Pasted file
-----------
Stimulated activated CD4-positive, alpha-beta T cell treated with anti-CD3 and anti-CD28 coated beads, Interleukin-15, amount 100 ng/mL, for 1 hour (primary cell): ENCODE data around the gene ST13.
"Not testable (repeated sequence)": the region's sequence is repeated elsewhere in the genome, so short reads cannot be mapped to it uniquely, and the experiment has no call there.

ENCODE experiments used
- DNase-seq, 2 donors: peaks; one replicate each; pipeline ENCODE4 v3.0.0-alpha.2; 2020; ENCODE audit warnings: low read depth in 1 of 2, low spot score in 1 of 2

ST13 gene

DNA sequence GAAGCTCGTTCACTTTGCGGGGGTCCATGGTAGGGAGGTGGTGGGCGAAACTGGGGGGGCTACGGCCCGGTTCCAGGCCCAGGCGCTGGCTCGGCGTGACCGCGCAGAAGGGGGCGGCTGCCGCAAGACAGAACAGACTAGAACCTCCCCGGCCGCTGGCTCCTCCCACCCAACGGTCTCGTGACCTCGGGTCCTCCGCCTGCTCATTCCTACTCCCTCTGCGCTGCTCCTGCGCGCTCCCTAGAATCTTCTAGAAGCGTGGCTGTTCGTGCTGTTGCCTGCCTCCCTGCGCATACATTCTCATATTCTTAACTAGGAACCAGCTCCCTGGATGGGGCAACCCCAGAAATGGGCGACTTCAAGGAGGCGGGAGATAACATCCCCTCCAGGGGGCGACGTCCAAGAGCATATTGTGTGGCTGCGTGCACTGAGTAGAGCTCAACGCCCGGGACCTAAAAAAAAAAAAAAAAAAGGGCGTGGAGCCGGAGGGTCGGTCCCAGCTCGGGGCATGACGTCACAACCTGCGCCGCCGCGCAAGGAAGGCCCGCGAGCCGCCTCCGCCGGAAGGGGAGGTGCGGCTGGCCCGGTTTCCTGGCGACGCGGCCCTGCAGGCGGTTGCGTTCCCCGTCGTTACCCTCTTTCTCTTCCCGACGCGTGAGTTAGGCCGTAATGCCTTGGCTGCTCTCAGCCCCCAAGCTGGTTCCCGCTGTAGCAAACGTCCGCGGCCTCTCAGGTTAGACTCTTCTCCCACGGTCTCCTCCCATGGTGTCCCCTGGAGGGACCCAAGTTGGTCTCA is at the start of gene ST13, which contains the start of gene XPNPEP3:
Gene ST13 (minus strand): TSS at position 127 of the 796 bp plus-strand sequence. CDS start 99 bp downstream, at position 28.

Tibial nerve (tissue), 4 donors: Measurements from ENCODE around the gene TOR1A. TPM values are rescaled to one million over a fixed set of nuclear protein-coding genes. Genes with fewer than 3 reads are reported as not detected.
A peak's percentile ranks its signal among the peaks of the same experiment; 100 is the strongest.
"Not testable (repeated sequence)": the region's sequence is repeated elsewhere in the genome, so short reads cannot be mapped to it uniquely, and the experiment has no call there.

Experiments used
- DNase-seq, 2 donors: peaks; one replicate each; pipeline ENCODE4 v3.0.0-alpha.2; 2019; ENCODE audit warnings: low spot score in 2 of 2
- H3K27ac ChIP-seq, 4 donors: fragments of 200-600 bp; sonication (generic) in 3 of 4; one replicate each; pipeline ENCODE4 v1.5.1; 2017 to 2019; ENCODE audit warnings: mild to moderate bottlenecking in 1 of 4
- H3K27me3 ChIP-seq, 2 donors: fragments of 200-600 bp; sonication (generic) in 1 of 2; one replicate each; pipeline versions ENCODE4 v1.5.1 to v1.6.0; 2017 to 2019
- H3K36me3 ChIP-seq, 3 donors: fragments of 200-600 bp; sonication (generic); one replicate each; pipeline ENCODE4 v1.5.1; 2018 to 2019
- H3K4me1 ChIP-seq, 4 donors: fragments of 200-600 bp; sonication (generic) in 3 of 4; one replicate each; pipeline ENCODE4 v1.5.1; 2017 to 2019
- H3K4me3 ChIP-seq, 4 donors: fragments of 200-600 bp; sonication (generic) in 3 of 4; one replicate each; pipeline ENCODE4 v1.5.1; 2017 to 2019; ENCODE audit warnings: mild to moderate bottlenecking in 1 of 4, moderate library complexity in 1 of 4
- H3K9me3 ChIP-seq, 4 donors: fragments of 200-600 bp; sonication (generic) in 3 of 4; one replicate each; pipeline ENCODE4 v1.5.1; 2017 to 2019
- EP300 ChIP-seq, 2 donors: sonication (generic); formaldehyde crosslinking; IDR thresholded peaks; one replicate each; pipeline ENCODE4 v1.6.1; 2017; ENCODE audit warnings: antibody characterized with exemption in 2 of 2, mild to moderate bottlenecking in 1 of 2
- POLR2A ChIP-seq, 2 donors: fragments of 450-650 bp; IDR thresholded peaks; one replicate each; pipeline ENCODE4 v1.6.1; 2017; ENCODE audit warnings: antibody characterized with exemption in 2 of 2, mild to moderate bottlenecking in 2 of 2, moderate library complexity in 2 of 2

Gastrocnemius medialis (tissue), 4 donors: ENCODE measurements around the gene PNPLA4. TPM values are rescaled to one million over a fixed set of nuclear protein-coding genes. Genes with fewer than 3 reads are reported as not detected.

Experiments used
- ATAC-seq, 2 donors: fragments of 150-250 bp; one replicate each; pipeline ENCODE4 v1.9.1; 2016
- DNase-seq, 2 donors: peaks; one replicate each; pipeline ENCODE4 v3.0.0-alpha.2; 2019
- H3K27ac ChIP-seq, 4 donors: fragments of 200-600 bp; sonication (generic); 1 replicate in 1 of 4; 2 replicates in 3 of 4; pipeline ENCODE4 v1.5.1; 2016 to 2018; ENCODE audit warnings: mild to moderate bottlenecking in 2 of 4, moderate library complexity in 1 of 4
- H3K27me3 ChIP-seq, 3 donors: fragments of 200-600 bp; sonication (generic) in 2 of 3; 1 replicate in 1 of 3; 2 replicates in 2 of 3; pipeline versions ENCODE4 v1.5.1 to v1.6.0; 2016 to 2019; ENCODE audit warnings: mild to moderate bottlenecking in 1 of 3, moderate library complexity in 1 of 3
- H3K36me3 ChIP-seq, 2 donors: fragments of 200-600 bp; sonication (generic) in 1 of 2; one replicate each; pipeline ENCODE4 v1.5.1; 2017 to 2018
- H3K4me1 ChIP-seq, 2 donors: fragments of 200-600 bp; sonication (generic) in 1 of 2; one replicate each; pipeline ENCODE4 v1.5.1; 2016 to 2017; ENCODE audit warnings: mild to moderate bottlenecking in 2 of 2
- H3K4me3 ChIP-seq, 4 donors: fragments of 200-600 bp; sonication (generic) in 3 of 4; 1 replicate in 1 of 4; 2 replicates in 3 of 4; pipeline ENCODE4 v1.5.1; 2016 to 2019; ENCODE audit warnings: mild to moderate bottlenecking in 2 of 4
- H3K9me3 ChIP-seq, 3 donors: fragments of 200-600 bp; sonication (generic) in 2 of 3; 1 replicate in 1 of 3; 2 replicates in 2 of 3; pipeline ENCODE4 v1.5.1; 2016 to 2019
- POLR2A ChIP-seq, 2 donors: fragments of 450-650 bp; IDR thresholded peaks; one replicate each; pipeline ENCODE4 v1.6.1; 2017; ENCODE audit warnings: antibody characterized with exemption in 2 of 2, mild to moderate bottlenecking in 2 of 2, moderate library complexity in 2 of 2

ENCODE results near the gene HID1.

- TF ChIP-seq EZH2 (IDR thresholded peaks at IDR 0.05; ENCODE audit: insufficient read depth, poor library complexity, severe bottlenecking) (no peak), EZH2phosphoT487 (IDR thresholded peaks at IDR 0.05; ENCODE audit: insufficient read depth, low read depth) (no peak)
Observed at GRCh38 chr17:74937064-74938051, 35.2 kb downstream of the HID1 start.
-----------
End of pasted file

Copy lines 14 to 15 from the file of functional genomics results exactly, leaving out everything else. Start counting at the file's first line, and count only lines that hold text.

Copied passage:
- H3K27me3 ChIP-seq, 2 donors: fragments of 200-600 bp; sonication (generic) in 1 of 2; one replicate each; pipeline versions ENCODE4 v1.5.1 to v1.6.0; 2017 to 2019
- H3K36me3 ChIP-seq, 3 donors: fragments of 200-600 bp; sonication (generic); one replicate each; pipeline ENCODE4 v1.5.1; 2018 to 2019